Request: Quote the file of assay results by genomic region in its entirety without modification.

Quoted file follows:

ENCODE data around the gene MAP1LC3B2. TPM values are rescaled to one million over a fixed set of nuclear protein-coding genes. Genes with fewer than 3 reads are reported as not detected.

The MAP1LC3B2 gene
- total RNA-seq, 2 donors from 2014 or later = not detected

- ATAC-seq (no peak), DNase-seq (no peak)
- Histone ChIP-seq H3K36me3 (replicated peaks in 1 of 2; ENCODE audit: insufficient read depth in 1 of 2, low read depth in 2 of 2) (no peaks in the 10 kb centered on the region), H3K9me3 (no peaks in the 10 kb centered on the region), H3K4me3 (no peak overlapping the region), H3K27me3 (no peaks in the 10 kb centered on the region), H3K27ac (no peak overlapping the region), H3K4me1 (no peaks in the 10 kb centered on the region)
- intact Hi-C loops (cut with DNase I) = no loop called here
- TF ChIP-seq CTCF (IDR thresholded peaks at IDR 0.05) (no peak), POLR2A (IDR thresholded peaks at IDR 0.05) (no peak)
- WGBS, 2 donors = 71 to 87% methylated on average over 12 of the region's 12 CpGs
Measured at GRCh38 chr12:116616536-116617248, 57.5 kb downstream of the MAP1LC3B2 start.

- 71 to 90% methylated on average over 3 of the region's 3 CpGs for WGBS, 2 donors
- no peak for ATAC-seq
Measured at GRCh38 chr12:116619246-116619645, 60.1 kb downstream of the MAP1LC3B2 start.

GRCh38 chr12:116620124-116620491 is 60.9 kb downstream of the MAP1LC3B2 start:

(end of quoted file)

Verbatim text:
ENCODE data around the gene MAP1LC3B2. TPM values are rescaled to one million over a fixed set of nuclear protein-coding genes. Genes with fewer than 3 reads are reported as not detected.

The MAP1LC3B2 gene
- total RNA-seq, 2 donors from 2014 or later = not detected

- ATAC-seq (no peak), DNase-seq (no peak)
- Histone ChIP-seq H3K36me3 (replicated peaks in 1 of 2; ENCODE audit: insufficient read depth in 1 of 2, low read depth in 2 of 2) (no peaks in the 10 kb centered on the region), H3K9me3 (no peaks in the 10 kb centered on the region), H3K4me3 (no peak overlapping the region), H3K27me3 (no peaks in the 10 kb centered on the region), H3K27ac (no peak overlapping the region), H3K4me1 (no peaks in the 10 kb centered on the region)
- intact Hi-C loops (cut with DNase I) = no loop called here
- TF ChIP-seq CTCF (IDR thresholded peaks at IDR 0.05) (no peak), POLR2A (IDR thresholded peaks at IDR 0.05) (no peak)
- WGBS, 2 donors = 71 to 87% methylated on average over 12 of the region's 12 CpGs
Measured at GRCh38 chr12:116616536-116617248, 57.5 kb downstream of the MAP1LC3B2 start.

- 71 to 90% methylated on average over 3 of the region's 3 CpGs for WGBS, 2 donors
- no peak for ATAC-seq
Measured at GRCh38 chr12:116619246-116619645, 60.1 kb downstream of the MAP1LC3B2 start.

GRCh38 chr12:116620124-116620491 is 60.9 kb downstream of the MAP1LC3B2 start: